The fast development of drones, miniaturization of broadband solid-state amplifiers, mixers, and software defined digital hardware increase the demand for compact RF and microwave systems at lower cost, light weight, easy integration and fabrication. This thesis researches the feasibility of using additive manufacturing (ADM) to suit those requirements, moreover to improve the performance of microwave components. ADM not only simplifies the complexity of fabrication at a lower cost and weight, but also offers the ability to modify, re-print, and test parts on the fly; devices can be customized for a particular application and/or space. In addition, the versatility of 3D printing technologies to manipulate raw materials at a substructure level translates into the potential to improve device performance.
This study starts with a comprehensive analysis of a double ridged horn fabricated using different 3D printing technologies, metallization methods, and metal thickness compared to its metal counterpart to verify functionality, check limitations and understand the advantages and disadvantages of each technology. The power handling capability of the 3D printed broadband horn antennas is also tested by applying up to 100W continuous wave (CW) input signals. Results indicate similar electrical performance for the 3D printed devices.
The design of a low loss, high power, and broadband Rotman lens system and a horn/waveguide embedded into a UAV wing are investigated as a step to 3D print more complex, all passive electromagnetic structures that can be integrated into expendable systems. Measurements show repeatability, good electrical performance for all 3D printed components with a three-fold reduction in weight and an estimated ten-fold reduction in costs.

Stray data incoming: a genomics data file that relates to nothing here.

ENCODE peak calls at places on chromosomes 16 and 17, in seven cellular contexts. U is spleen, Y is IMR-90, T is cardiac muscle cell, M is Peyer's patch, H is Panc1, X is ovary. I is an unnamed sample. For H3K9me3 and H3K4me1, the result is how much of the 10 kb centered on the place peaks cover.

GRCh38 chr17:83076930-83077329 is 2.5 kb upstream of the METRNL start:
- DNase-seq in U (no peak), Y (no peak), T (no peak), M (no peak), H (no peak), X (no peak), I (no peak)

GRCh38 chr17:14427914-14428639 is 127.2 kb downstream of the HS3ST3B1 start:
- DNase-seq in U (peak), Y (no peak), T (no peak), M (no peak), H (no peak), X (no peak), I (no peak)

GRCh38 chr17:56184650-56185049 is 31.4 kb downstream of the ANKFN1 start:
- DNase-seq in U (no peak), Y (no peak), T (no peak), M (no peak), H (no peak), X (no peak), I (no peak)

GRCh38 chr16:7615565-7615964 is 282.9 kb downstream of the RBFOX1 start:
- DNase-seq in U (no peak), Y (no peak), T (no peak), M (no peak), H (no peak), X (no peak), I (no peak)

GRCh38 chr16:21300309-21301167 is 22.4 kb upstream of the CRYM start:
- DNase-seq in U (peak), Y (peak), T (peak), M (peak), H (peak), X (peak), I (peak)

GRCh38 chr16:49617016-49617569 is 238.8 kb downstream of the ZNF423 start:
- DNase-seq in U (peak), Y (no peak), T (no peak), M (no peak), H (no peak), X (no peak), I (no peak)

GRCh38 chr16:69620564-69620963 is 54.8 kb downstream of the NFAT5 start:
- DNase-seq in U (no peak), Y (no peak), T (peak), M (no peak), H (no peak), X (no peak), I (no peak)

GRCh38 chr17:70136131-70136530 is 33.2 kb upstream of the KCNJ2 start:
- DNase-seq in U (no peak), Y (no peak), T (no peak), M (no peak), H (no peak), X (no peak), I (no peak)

The focus of this research is to show that the flexibility of 3D printing offers the ability not only to fabricate microwave components but also improve the overall performance of the devices and system integration. Therefore, 3D printing is used to engineer gradient index (GRIN) structures to improve the far-field performance of horn antennas. The analysis, design and measurements of GRIN dielectric lenses to increase directivity and GRIN dielectric loadings to reduce side lobe levels with minimum gain reduction and mismatch losses are presented. A monolithic fabrication of the GRIN loaded horn with plating on the exterior is also investigated. Measurements show good agreement with simulated results.
This thesis demonstrates that ADM produces accurate and functional microwave components comparable to their metal counterparts, and is able to fabricate complex structures and improve performance at no additional cost. Moreover, this thesis also determines that ADM offers easy integration, on-demand manufacturing reducing the overhead of spare parts, and is well suited for high power applications. This work paves the way for new design possibilities that can fulfill the ever-changing demands of emerging systems. ADM’s benefits outweigh the drawbacks and the rapid development of new materials and increased accuracy of 3D printing technologies will soon provide new possibilities and overcome some of the current challenges.